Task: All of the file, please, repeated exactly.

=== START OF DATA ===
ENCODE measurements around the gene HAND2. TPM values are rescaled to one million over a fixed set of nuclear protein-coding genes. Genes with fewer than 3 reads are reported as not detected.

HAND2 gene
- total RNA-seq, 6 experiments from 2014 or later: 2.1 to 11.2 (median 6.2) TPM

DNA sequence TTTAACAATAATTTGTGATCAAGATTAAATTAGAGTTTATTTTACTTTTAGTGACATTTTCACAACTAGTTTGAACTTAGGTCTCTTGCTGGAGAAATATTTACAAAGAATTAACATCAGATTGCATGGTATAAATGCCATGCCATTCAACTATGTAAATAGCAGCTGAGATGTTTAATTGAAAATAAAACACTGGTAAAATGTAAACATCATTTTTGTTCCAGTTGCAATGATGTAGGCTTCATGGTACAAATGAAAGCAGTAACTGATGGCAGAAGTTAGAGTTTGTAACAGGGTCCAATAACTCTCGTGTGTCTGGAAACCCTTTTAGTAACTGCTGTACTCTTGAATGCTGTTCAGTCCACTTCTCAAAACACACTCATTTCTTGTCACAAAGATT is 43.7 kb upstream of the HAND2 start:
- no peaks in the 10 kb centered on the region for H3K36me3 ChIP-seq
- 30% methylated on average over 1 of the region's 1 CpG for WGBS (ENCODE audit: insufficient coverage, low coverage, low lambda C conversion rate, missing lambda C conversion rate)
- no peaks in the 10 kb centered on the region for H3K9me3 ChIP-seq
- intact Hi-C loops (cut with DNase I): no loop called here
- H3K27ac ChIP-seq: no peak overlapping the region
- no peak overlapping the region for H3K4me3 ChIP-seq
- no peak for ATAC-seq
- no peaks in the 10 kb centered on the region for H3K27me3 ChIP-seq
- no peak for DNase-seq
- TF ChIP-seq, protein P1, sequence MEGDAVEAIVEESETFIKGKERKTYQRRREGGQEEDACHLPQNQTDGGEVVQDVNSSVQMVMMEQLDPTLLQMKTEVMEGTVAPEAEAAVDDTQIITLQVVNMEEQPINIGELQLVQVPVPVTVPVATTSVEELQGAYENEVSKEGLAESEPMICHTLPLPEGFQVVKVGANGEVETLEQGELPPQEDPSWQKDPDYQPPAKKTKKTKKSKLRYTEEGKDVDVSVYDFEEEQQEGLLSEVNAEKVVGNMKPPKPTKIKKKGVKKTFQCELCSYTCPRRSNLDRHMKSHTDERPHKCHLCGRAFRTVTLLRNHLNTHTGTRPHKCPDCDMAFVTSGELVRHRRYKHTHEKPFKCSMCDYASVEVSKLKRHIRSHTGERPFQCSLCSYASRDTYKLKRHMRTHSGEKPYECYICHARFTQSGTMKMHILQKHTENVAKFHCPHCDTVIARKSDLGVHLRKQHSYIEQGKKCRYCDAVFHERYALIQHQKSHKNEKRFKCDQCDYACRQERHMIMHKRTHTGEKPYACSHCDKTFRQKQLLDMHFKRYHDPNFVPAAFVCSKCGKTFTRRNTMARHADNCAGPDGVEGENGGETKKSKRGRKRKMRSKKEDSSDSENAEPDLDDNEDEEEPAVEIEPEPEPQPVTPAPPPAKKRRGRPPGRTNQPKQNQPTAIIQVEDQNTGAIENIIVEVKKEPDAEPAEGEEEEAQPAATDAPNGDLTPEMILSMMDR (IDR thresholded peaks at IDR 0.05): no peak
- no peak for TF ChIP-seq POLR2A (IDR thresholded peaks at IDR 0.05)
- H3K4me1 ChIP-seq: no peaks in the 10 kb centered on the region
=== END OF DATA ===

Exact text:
ENCODE measurements around the gene HAND2. TPM values are rescaled to one million over a fixed set of nuclear protein-coding genes. Genes with fewer than 3 reads are reported as not detected.

HAND2 gene
- total RNA-seq, 6 experiments from 2014 or later: 2.1 to 11.2 (median 6.2) TPM

DNA sequence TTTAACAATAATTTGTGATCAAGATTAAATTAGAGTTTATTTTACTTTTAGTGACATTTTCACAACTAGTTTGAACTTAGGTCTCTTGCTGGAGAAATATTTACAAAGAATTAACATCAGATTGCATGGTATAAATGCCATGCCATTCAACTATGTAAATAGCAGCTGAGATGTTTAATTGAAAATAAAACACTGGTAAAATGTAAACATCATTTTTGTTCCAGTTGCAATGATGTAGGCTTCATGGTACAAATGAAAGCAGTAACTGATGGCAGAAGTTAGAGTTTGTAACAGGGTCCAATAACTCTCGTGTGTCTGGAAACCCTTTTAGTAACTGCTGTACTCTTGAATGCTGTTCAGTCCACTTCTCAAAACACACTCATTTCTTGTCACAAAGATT is 43.7 kb upstream of the HAND2 start:
- no peaks in the 10 kb centered on the region for H3K36me3 ChIP-seq
- 30% methylated on average over 1 of the region's 1 CpG for WGBS (ENCODE audit: insufficient coverage, low coverage, low lambda C conversion rate, missing lambda C conversion rate)
- no peaks in the 10 kb centered on the region for H3K9me3 ChIP-seq
- intact Hi-C loops (cut with DNase I): no loop called here
- H3K27ac ChIP-seq: no peak overlapping the region
- no peak overlapping the region for H3K4me3 ChIP-seq
- no peak for ATAC-seq
- no peaks in the 10 kb centered on the region for H3K27me3 ChIP-seq
- no peak for DNase-seq
- TF ChIP-seq, protein P1, sequence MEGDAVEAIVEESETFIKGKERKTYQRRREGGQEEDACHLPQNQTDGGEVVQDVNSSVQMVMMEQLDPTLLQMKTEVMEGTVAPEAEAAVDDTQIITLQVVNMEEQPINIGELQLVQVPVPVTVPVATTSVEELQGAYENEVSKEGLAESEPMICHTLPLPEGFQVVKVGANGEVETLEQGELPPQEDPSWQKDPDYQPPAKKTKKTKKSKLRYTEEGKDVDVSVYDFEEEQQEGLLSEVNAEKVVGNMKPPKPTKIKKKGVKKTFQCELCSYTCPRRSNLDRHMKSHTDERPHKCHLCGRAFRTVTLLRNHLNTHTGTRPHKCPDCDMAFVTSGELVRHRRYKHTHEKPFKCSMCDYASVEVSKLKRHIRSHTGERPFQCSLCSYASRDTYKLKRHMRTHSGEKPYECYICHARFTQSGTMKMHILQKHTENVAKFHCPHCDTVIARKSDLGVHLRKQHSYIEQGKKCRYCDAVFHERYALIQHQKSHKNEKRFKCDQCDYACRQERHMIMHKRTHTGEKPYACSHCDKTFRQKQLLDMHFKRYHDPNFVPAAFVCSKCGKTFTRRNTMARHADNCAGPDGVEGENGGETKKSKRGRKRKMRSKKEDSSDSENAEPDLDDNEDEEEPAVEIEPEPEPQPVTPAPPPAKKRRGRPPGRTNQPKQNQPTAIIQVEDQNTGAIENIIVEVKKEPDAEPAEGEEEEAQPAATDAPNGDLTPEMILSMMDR (IDR thresholded peaks at IDR 0.05): no peak
- no peak for TF ChIP-seq POLR2A (IDR thresholded peaks at IDR 0.05)
- H3K4me1 ChIP-seq: no peaks in the 10 kb centered on the region